CVAs—landlord issues and remedies
CVAs—landlord issues and remedies

The following Restructuring & Insolvency guidance note provides comprehensive and up to date legal information covering:

  • CVAs—landlord issues and remedies
  • What is a CVA?
  • Why are CVAs relevant to landlords?
  • What are the issues for landlords?
  • Is the CVA binding on landlords?
  • The position in respect of arrears of rent and future rents
  • The effect the CVA will have on guarantees
  • Can a landlord challenge a CVA?
  • How to vote in a CVA
  • Practical advice for landlords

What is a CVA?

A company voluntary arrangement (CVA) is an arrangement between a company and its creditors, supervised by an IP (who is known as the supervisor once the arrangement become effective), sanctioned by the court and in compromise for the company's debts. For further reading on CVAs, the steps to implement them and their effect, see: Company Voluntary Arrangements—overview and the Practice Notes: In what circumstances can a CVA be proposed and by whom? and The process and effect of approval of a company voluntary arrangement (CVA): the position under the Insolvency (England and Wales) Rules 2016.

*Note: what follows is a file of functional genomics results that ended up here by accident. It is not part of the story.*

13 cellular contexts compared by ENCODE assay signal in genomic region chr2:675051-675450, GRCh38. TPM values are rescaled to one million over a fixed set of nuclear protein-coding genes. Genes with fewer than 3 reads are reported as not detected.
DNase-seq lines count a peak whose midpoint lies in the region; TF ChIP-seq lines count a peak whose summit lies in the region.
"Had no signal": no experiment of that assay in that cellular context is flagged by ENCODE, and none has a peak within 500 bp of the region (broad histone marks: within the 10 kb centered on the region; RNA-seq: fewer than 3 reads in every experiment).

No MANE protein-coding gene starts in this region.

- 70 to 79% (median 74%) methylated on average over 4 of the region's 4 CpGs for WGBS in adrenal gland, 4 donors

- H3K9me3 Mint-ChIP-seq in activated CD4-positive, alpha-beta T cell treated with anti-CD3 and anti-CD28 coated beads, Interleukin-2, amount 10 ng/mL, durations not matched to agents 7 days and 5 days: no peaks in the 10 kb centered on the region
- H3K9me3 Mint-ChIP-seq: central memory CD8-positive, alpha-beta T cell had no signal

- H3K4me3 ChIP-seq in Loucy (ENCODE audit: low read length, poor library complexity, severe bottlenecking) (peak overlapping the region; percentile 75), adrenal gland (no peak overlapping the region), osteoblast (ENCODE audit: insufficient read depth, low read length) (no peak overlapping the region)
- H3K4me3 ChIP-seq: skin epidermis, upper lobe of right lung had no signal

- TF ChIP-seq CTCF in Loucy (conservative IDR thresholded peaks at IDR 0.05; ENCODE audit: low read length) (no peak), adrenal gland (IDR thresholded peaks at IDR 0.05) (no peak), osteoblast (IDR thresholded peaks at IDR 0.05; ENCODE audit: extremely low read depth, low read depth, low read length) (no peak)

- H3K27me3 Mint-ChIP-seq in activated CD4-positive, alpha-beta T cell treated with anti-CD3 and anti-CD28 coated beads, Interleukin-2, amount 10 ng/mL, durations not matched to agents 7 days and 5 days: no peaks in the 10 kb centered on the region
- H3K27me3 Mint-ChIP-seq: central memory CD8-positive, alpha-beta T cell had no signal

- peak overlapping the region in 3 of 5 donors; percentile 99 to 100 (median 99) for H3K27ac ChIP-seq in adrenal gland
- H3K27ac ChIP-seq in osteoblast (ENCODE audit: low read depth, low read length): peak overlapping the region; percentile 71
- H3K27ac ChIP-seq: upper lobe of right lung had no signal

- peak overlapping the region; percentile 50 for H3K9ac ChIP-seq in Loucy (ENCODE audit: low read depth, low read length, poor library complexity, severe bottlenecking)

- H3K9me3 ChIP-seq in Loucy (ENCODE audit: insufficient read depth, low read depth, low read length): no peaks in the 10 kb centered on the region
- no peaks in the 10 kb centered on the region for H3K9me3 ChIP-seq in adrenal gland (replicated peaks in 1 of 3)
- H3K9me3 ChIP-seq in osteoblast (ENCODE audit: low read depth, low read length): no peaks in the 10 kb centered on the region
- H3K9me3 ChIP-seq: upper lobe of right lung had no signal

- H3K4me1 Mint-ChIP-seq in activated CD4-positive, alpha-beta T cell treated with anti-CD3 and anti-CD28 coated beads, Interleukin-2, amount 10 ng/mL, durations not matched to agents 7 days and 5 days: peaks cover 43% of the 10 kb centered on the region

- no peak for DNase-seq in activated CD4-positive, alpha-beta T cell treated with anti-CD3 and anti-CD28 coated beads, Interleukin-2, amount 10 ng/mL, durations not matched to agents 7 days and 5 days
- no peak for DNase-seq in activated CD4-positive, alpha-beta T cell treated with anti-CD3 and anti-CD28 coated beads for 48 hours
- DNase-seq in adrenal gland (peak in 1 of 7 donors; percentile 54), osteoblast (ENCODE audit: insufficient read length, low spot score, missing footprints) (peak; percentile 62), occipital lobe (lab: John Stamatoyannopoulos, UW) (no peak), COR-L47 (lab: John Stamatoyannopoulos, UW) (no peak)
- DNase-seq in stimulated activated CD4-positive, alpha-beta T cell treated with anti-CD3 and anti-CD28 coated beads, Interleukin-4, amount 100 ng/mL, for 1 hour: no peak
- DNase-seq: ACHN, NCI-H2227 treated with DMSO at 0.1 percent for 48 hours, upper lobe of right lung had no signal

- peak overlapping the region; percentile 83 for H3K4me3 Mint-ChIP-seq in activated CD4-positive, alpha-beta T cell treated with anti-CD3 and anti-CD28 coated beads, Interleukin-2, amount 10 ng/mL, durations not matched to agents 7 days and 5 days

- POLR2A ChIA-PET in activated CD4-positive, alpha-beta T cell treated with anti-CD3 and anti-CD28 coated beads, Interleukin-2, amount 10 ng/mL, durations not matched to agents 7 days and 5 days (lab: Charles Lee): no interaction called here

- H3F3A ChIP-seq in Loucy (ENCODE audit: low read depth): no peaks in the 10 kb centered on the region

A CVA is normally proposed by the company's directors (but can be proposed by its administrator or liquidator) and its aim is to make a compromise in satisfaction of its debts, or have a scheme of arrangement of its affairs.

Why are CVAs relevant to landlords?

The use of CVAs for companies with large property portfolios has increased in recent times as a CVA offers a mechanism that allows the tenant company (with creditor consent) to restructure its rent obligations on a mass scale, without the need to negotiate with each individual landlord. Such a CVA can significantly reduce the rent overheads of a company in a very time and cost-effective manner. Recent CVAs which have been aimed at reducing